Managing IBD in dogs and cats (Proceedings)

May 01, 2011

Inflammatory bowel disease

Inflammatory bowel disease (IBD) currently is recognized as a common and important medical problem in cats. Three general types of clinical presentations have been identified in cats with idiopathic IBD: (1) a clinical course characterized primarily by vomiting, (2) a clinical course characterized primarily by diarrhea, and (3) a clinical course that includes both vomiting and diarrhea as primary signs. Associated clinical signs can include change in appetite (anorexia, inappetence, or ravenousness), weight loss, and lethargy. In some cats, the clinical signs are cyclic; they seem to flare up and then abate in a predictable pattern.

Vomiting, one of the most frequent clinical signsof IBD in cats, is most often recognized as an intermittent occurrence for weeks, months, or years. Affected cats are frequently misdiagnosed as having hairballs as the primary problem. As the disorder progresses, an increased frequency of vomiting often leads the owner to seek veterinary attention. In addition to vomiting, diarrhea is a common sign observed in feline IBD and most likely is due to derangement of normal mechanisms of absorption and motility caused by mucosal inflammation. In most cases, diarrhea is intermittent early in the course of the disorder, and there may be a transient response (weeks to several months) to dietary manipulation or any of a variety of medications. Later, the diarrhea becomes persistent and usually responds only to specific treatment, which is determined after a definitive diagnosis is made. Signs of small bowel diarrhea predominate, but signs of large bowel diarrhea may be evident as well if there is generalized intestinal tract involvement.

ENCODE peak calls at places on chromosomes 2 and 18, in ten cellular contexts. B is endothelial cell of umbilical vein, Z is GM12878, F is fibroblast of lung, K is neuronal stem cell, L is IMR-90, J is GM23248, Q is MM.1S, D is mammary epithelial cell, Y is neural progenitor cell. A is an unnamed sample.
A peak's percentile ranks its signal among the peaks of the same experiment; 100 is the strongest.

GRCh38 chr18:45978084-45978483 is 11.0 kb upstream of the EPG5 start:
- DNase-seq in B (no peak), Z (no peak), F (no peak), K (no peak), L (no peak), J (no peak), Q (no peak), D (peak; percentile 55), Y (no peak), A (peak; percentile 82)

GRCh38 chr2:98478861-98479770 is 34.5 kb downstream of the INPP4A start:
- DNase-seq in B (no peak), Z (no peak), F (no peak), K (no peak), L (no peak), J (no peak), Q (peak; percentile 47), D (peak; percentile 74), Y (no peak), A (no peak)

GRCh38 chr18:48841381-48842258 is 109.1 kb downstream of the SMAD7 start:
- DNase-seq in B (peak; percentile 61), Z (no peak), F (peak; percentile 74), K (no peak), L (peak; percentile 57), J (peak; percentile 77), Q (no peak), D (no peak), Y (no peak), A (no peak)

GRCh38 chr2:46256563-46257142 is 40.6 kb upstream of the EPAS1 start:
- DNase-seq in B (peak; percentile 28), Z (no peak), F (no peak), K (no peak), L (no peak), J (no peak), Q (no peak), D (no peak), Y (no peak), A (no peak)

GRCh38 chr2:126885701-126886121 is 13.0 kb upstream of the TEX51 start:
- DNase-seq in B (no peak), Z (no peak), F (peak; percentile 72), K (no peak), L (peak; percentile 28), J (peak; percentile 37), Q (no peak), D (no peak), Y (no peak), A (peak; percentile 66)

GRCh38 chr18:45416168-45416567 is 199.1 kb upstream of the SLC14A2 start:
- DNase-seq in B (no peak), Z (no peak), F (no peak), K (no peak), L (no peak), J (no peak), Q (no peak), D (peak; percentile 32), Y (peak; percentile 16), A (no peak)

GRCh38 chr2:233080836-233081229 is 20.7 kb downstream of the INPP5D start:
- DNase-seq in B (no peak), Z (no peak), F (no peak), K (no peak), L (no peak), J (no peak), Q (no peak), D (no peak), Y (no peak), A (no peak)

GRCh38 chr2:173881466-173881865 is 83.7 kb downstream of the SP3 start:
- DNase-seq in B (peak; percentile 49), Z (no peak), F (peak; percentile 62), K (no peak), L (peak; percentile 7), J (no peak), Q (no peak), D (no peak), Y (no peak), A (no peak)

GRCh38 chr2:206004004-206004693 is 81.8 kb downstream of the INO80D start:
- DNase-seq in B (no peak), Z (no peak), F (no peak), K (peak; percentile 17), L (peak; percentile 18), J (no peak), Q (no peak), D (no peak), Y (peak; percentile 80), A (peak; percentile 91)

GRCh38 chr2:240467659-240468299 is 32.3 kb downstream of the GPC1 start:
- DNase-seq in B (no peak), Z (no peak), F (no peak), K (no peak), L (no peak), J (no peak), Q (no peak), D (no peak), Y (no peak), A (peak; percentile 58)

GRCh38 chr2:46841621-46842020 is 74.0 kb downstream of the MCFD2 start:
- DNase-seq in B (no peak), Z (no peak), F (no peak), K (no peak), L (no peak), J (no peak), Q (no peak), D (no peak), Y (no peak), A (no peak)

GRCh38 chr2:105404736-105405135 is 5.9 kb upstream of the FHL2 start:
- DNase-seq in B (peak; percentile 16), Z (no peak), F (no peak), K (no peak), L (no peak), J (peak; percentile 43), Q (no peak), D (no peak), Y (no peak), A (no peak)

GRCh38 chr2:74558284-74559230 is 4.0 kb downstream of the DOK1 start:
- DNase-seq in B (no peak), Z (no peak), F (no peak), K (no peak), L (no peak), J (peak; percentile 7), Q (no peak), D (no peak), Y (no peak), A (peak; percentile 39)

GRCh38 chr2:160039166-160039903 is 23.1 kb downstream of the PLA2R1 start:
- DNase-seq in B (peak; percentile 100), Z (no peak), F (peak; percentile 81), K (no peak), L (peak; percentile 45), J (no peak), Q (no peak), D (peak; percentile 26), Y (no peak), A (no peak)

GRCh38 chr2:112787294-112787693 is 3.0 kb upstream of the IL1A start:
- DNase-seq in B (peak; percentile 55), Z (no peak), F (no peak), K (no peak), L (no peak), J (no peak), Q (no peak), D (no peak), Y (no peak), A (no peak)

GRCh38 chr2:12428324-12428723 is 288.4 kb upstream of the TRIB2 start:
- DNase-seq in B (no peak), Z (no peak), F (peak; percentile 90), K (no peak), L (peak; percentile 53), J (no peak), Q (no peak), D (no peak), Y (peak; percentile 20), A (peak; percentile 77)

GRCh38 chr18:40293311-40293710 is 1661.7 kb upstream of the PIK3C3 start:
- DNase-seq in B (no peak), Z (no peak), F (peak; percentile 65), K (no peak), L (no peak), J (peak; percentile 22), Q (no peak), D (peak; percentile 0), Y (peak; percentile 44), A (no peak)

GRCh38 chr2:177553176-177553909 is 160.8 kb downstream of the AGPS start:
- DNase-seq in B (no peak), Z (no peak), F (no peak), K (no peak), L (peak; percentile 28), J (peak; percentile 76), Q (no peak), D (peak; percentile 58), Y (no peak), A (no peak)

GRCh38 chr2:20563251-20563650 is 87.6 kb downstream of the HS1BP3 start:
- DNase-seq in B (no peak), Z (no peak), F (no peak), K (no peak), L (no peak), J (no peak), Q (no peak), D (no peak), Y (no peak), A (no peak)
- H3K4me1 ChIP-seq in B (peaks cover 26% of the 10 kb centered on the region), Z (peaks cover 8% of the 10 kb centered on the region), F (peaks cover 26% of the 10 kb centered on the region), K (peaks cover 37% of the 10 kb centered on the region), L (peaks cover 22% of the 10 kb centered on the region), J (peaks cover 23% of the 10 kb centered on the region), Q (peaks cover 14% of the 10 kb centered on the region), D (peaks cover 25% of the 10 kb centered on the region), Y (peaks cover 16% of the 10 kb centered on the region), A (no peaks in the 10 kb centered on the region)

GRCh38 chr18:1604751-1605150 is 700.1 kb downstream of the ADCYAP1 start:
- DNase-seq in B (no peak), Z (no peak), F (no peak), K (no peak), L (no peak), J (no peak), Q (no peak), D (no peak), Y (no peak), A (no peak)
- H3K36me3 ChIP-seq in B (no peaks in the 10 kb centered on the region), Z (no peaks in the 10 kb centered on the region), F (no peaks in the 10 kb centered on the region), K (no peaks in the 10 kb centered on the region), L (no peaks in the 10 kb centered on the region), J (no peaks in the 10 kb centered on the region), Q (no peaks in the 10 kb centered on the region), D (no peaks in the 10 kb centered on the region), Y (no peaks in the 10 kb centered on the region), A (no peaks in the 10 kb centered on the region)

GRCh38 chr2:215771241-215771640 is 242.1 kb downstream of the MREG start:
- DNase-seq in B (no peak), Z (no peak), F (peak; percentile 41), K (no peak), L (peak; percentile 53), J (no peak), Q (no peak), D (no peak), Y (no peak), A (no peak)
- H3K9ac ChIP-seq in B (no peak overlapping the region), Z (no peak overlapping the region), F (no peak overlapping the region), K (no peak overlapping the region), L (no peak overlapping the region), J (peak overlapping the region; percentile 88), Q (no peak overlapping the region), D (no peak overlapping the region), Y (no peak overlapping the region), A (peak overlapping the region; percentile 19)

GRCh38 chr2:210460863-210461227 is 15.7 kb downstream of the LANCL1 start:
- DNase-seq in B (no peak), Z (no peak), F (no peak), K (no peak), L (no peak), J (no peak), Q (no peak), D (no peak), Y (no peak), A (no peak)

Appetite changes in cats with idiopathic IBD vary from decreased appetite to complete anorexia to ravenousness. Inappetence seems to occur more commonly in cats that have vomiting as the primary clinical sign and usually occurs during exacerbation of clinical signs, and vomiting or diarrhea is not observed until later or not at all. The three leading differential diagnoses for a cat with a ravenous appetite, diarrhea, and weight loss are IBD, hyperthyroidism, and exocrine pancreatic insufficiency (uncommon).

A definitive diagnosis of IBD can be made based only on intestinal biopsy. Further tests are run to evaluate the overall health status of the patient and to rule out other disorders. Recommended baseline tests include a complete blood count, biochemical profile, urinalysis, fecal exams for parasites, serum thyroxine test, and a feline leukemia virus test. Testing for feline immunodeficiency virus should be considered in cats with chronic wasting disease.